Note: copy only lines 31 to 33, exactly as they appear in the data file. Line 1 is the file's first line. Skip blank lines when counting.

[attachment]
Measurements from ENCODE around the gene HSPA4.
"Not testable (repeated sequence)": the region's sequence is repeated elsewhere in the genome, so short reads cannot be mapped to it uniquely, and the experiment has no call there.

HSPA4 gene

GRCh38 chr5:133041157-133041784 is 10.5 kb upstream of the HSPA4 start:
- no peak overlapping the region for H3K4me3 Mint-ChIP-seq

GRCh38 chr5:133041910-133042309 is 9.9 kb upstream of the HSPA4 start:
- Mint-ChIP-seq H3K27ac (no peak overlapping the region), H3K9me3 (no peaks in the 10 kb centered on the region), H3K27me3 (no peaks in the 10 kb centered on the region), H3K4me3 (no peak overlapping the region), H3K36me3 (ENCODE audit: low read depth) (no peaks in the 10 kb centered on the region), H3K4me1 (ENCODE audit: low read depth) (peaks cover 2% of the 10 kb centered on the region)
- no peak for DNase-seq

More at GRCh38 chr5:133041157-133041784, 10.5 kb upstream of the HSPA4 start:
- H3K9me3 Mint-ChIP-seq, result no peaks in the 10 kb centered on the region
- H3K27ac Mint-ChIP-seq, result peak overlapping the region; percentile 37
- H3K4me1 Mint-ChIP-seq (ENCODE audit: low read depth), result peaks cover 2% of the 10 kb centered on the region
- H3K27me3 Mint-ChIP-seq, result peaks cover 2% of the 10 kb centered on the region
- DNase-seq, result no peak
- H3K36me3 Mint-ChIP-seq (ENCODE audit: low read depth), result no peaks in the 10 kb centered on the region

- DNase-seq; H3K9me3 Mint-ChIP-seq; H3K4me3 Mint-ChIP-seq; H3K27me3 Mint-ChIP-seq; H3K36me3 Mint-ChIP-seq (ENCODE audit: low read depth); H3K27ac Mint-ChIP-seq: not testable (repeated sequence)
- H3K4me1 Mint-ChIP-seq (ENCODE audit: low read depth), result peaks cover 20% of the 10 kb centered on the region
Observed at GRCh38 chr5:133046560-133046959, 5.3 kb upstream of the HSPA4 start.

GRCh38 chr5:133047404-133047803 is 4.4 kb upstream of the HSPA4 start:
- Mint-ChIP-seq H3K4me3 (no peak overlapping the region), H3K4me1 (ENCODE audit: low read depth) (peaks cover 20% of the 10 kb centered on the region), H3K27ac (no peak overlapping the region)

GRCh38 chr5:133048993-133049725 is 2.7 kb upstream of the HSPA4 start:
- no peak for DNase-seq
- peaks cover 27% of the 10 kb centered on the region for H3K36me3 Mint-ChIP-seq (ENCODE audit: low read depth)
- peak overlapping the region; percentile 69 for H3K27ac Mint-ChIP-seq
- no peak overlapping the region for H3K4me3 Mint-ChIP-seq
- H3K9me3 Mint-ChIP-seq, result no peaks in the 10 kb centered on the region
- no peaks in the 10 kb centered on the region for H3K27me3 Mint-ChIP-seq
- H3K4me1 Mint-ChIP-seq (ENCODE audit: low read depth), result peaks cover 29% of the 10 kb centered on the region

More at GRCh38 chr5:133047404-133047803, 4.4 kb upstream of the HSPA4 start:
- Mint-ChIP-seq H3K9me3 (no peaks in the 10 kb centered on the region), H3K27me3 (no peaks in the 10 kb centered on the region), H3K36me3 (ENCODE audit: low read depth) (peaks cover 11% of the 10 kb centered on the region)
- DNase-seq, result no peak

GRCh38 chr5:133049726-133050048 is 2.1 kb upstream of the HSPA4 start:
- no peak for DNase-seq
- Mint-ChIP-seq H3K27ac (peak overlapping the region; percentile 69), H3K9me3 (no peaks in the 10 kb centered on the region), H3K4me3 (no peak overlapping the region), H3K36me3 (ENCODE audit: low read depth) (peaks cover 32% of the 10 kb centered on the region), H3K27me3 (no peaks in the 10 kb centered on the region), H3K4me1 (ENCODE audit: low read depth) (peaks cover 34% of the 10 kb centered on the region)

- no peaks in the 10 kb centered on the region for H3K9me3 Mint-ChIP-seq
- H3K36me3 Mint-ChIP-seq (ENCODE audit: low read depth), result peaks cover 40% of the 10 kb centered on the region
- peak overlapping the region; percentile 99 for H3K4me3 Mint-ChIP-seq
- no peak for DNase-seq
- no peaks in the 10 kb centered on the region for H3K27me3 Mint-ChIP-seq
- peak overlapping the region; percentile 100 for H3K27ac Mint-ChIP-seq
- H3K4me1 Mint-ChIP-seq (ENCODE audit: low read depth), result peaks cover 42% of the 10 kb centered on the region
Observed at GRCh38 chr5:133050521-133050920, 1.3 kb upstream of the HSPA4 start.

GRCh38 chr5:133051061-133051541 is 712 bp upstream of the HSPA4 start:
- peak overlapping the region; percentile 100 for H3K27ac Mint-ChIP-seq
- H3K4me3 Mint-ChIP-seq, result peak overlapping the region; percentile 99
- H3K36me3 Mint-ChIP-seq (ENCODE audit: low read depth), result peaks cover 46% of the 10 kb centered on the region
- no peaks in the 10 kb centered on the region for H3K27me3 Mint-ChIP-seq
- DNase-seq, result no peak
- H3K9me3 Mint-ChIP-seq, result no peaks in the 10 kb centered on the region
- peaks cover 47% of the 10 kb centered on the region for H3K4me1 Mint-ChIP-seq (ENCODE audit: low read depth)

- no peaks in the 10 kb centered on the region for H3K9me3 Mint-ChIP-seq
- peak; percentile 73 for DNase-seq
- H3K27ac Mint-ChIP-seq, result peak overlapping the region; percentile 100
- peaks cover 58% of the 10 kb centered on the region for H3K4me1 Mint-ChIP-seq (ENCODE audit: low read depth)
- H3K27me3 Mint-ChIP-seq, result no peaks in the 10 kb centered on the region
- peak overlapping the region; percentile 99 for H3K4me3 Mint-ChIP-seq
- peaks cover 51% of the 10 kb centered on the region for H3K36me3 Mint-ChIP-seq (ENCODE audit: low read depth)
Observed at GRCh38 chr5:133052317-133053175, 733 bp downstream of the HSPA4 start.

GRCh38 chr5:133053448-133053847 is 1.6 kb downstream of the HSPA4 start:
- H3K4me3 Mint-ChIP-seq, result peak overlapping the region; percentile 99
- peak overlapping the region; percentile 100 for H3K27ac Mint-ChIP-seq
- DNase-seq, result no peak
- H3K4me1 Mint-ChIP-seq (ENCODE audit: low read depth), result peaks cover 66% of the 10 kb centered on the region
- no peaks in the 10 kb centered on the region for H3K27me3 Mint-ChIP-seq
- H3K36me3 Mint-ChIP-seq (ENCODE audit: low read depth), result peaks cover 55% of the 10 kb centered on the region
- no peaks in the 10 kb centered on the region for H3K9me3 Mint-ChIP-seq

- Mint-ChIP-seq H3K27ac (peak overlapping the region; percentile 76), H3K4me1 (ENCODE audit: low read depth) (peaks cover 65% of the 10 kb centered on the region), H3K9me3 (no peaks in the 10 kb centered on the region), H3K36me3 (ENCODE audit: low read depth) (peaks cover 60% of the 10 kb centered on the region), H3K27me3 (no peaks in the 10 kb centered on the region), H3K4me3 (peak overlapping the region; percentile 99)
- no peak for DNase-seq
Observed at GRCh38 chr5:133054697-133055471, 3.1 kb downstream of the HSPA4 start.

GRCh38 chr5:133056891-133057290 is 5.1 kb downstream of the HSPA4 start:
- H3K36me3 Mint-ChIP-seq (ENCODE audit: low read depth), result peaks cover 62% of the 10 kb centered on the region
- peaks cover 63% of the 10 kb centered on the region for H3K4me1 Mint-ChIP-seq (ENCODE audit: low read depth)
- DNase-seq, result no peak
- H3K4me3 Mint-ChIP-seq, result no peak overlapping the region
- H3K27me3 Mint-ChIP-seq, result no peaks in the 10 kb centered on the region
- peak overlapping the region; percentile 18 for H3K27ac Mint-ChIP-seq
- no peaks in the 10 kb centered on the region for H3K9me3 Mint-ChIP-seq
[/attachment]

- DNase-seq, result no peak

GRCh38 chr5:133049726-133050048 is 2.1 kb upstream of the HSPA4 start:
- no peak for DNase-seq